Familial relationships can be fraught with subtle nuances that determine behavior, for either good or bad. Amy Engel’s The Roanoke Girls depicts the disturbing relationships within the Roanoke family.
The women in Lane Roanoke’s family have a tendency to lead troubled and tragically short lives. When her mother kills herself when Lane is fifteen, Lane is forced to live with the only family she has left, the grandparents that her mother led her to believe made her life a nightmare. Living with her grandparents in the family home with her cousin Allegra, whose mother ran away after giving birth to Allegra, offers Lane a different kind of life – one filled with love and dark secrets. Eleven years after the summer she spent with her family, Lane returns to the Roanoke home to find out what happened to Allegra in the wake of her disappearance. To find the truth about what happened to her, the harsh truths of her family may also have to come to light.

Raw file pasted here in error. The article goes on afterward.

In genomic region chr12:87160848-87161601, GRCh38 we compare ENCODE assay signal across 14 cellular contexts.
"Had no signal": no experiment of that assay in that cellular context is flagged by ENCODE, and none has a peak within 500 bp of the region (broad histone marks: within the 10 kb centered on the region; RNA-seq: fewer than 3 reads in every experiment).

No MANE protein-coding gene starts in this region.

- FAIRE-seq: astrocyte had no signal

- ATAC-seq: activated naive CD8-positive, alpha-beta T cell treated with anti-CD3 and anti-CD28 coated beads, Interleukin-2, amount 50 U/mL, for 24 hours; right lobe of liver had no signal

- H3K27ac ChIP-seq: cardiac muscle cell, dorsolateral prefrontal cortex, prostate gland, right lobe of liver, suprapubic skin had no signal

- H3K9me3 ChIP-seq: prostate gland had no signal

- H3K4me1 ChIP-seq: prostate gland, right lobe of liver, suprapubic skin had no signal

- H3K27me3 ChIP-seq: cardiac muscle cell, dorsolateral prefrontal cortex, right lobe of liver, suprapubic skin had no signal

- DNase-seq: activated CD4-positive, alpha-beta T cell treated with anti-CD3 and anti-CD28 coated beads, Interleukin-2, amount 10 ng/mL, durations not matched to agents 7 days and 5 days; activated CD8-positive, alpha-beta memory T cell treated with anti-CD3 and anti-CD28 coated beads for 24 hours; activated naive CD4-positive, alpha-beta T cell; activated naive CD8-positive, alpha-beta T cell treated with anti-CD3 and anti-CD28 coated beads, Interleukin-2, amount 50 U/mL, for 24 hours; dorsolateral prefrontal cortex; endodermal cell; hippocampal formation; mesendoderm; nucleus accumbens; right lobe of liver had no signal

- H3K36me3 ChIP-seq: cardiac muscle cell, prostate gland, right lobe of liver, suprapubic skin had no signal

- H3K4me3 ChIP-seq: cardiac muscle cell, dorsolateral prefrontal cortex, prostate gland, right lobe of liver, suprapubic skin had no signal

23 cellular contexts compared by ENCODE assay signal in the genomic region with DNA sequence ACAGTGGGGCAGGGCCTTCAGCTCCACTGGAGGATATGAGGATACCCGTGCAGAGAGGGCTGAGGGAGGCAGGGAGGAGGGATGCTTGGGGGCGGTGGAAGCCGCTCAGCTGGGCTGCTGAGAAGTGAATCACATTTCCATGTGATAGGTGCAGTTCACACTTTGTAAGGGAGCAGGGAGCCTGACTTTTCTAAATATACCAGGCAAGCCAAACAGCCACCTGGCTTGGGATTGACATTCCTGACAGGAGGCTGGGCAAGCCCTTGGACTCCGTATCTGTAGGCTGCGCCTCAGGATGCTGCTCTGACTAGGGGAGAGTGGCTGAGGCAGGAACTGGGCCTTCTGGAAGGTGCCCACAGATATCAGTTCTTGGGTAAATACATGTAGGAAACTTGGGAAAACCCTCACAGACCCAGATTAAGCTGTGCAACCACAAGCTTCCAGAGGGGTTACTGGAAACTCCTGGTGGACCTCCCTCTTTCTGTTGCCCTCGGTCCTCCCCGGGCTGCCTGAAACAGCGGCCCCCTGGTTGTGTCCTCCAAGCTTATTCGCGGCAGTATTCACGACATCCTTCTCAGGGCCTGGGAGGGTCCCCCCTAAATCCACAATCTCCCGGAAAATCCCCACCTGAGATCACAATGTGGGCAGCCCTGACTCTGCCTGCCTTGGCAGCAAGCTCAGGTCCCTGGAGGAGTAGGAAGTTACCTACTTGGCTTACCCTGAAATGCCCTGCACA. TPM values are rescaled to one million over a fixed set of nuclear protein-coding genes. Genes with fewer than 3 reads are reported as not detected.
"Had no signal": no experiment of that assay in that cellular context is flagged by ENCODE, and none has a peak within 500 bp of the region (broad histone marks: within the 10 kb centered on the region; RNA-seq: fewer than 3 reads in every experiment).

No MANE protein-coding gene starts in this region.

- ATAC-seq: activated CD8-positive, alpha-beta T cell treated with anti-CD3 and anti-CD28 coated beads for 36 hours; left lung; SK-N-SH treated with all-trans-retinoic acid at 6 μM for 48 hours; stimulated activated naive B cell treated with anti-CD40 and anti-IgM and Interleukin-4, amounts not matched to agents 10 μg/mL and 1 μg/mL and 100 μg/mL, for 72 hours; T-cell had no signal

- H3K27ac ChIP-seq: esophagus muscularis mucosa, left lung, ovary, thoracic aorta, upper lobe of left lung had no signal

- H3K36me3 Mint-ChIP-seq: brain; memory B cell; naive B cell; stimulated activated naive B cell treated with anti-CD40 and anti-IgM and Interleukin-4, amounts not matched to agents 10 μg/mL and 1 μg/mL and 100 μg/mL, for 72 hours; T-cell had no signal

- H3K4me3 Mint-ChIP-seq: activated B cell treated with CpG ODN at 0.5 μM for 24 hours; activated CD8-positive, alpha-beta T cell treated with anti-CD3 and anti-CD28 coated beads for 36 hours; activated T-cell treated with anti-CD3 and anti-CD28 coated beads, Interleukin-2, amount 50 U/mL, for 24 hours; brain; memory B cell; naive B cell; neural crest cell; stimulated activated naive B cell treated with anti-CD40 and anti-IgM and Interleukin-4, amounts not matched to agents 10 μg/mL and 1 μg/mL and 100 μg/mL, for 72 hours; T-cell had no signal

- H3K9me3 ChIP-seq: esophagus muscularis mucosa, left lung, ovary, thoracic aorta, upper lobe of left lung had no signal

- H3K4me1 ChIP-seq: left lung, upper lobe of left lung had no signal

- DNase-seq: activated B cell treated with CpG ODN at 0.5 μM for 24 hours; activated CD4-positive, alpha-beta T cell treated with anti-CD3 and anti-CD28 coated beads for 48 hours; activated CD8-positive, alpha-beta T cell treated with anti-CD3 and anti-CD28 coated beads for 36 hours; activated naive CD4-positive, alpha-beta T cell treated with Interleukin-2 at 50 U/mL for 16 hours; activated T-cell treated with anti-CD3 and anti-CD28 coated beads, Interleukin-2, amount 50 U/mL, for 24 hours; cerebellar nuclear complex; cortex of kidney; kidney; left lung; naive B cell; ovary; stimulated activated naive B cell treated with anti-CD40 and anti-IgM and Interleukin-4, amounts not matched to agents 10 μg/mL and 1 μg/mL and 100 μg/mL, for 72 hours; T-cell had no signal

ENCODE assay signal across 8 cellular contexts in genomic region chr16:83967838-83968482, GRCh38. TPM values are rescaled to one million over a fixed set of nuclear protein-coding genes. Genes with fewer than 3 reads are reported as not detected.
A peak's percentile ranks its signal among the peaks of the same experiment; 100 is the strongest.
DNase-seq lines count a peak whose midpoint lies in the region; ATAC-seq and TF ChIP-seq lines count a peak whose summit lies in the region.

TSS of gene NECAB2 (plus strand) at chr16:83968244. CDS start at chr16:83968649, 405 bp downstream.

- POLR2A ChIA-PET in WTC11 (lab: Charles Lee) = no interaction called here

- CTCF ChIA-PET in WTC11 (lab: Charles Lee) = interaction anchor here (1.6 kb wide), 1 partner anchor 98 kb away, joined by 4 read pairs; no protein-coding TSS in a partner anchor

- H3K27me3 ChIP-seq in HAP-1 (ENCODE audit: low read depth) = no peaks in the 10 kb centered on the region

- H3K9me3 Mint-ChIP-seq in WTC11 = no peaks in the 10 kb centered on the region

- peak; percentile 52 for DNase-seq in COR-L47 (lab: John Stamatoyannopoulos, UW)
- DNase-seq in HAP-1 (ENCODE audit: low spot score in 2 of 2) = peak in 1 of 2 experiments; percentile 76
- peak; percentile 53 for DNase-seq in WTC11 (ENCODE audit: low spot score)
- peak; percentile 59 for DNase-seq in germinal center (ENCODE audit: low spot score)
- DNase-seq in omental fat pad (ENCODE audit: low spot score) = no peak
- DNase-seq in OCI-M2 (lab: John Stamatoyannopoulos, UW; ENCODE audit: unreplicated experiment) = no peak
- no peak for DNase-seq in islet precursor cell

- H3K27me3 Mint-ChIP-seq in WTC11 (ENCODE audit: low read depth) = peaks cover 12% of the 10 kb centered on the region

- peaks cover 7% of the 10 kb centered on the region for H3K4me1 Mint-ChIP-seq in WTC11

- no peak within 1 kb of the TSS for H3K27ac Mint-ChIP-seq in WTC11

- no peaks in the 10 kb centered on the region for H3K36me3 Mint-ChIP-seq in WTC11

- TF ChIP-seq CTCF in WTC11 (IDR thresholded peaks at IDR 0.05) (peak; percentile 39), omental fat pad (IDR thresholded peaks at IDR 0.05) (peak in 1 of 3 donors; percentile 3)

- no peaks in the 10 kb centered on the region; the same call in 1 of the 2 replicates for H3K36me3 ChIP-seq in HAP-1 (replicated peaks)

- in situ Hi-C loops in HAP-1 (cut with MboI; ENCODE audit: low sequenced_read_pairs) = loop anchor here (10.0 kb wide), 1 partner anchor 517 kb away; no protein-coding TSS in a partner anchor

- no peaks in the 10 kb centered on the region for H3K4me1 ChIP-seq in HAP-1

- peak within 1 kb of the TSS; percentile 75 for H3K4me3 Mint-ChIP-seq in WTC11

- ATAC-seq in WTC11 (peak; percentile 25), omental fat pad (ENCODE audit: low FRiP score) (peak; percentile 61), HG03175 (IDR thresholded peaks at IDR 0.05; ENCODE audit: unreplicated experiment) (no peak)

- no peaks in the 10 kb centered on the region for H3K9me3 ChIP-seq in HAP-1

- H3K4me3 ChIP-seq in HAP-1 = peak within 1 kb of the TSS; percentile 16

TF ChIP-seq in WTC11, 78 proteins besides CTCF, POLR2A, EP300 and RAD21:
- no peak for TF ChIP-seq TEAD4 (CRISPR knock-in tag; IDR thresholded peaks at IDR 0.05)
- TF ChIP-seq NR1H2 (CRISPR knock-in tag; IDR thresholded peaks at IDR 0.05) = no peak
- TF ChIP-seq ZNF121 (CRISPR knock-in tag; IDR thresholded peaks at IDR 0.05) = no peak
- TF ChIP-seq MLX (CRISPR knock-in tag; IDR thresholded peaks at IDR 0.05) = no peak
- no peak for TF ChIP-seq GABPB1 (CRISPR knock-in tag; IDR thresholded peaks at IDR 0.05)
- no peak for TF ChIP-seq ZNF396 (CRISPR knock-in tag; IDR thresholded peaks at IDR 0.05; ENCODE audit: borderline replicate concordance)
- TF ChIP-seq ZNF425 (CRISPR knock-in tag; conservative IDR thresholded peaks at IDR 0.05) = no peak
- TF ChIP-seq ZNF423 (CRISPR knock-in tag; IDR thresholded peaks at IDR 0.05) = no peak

Disturbing and dysfunctional, yet fascinating in the way gawking at a wreck can be, this story was enthralling. All the characters presented are flawed, which made them interesting studies of the human condition, although I found Lane frustrating at times with her tendency to make decisions that were hurtful toward those “normal people” who care about her. While the dark secret was heavily alluded to early within the narrative, the slow unveiling allowed for many, but not all, answers to be revealed as to why the family is the way it is, simultaneously cultivating the mystery and then presenting an answering response.
Overall, I’d give it a 4 out of 5 stars.
*I received this book from Blogging for Books for this review.